But this isn’t the only part of the story that I want to tell. One of John J. McNeill’s contributions to my thinking is the idea that it is psychologically critical for a child to come to terms with his or her parents’ limits—and this acceptance must apply to our religions of origin as well as to our biological families of origin. According to McNeill, our Church Mother also merits our recognition and acceptance; she too reaches the outer bounds of her capacity as we grow; she too fails us and not always out of conscious malice. Her efforts have caused us objective harm, but as we mature, we have opportunities to care for her regardless of what she has said and done. The last few generations of LGBT children have lived out this model vividly: an increasing population of declining parents looks to these far-from-the-tree children for their elder care, and most of us are providing it.

I wrote that the Adventist church administration withdrew from healthful and helpful service to its gay members after its first official meeting with SDA Kinship a few years before I was born. This may have been the worst possible choice for the church and yet it was probably the best outcome for LGBT Adventists. By abandoning the LGBT community during decades that involved deep, significant changes in psychology, medicine, church history, theology, public health, and public law, the church forced LGBT people and the heterosexual Adventists around them to go beyond the church’s borders for fact-based insight, the latest research, thoughtful biblical interpretation, principled exegesis and application, and practical policy and pastoral guidance for homes, schools, and congregations.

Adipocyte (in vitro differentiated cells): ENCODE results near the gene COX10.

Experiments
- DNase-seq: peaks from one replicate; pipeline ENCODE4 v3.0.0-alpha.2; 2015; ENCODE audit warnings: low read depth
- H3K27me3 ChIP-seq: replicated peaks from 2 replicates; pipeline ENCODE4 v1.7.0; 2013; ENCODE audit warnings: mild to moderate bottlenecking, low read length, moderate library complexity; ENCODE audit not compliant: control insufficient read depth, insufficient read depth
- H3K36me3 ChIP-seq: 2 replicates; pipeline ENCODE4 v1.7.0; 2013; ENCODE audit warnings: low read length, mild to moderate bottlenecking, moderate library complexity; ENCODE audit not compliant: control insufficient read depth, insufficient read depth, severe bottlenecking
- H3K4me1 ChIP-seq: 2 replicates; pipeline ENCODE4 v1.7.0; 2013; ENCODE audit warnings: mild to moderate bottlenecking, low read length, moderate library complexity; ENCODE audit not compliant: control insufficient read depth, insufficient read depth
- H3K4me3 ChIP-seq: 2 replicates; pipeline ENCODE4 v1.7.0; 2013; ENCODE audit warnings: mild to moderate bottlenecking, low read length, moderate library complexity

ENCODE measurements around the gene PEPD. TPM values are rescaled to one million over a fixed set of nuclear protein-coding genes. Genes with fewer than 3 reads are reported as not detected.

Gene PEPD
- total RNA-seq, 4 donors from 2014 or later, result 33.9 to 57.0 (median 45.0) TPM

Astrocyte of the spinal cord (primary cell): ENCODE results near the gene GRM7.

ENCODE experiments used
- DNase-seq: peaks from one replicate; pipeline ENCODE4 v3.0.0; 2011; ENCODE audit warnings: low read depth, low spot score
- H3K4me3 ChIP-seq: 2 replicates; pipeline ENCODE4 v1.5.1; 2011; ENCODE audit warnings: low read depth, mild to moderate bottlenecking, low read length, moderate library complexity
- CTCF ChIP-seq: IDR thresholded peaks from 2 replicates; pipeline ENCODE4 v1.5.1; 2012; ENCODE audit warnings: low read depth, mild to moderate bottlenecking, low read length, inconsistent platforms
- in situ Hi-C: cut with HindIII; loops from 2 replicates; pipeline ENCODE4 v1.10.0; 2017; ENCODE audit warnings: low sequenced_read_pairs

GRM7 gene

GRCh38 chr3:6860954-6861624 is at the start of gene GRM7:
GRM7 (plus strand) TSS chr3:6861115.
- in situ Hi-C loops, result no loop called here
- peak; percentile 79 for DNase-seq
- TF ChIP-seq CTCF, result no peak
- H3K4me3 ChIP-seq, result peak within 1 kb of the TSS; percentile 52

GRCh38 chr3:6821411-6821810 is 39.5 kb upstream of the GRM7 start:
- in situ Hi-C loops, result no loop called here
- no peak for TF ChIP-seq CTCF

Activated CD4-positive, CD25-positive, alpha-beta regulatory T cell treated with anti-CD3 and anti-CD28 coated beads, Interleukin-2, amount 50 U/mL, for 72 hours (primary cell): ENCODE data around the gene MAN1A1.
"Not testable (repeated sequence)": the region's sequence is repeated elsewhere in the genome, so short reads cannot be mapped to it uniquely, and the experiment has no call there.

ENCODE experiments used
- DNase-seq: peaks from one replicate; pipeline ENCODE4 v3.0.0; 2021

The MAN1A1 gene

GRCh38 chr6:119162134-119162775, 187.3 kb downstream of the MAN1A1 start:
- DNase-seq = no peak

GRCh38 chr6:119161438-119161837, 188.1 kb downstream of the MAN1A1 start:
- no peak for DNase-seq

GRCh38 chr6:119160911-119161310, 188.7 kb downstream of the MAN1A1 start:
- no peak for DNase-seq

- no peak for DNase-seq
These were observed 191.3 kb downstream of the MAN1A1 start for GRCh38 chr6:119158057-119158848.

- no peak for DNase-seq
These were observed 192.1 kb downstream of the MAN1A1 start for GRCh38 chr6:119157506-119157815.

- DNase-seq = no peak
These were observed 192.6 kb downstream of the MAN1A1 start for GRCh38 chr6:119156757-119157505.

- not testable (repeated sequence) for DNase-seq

I view the church’s treatment of non-hetero sexuality as a more extreme edition of its approach to human sexuality overall. But as McNeill has written, the failures of our church mother can spur us to grow up. Without coming to the outer limits of her capacity, we might never have learned to seek, to engage reality directly and without using her as mediatrix for our unfolding understanding of ourselves or our callings. In growing up, we develop moral sensibilities and ethical agency. And we can choose how to apply what we’ve come to know in our relationships with other people and those institutions that shaped us.

Green things grow.

Green things grow.

It is now 2013. SDA Kinship will host its 34th international meeting this year. I am 30. And the Seventh-day Adventist church is still a full two years away from reporting on “alternative sexuality practices”—a remit that, at best, represents a gross misapprehension of the science of orientation and gender and frames human variation in terms of misbehavior. The committee conducting that study was announced at the 2010 General Conference session and is due to produce its report in the next two years. Without any information on this committee’s membership beyond its chairman, and with its only preliminary contribution a doubling down on the church’s 1996 statements, I can’t vouch for the value of its outcomes or its relevance to my generation or the younger people who follow us and wish to remain a part of the church. [2]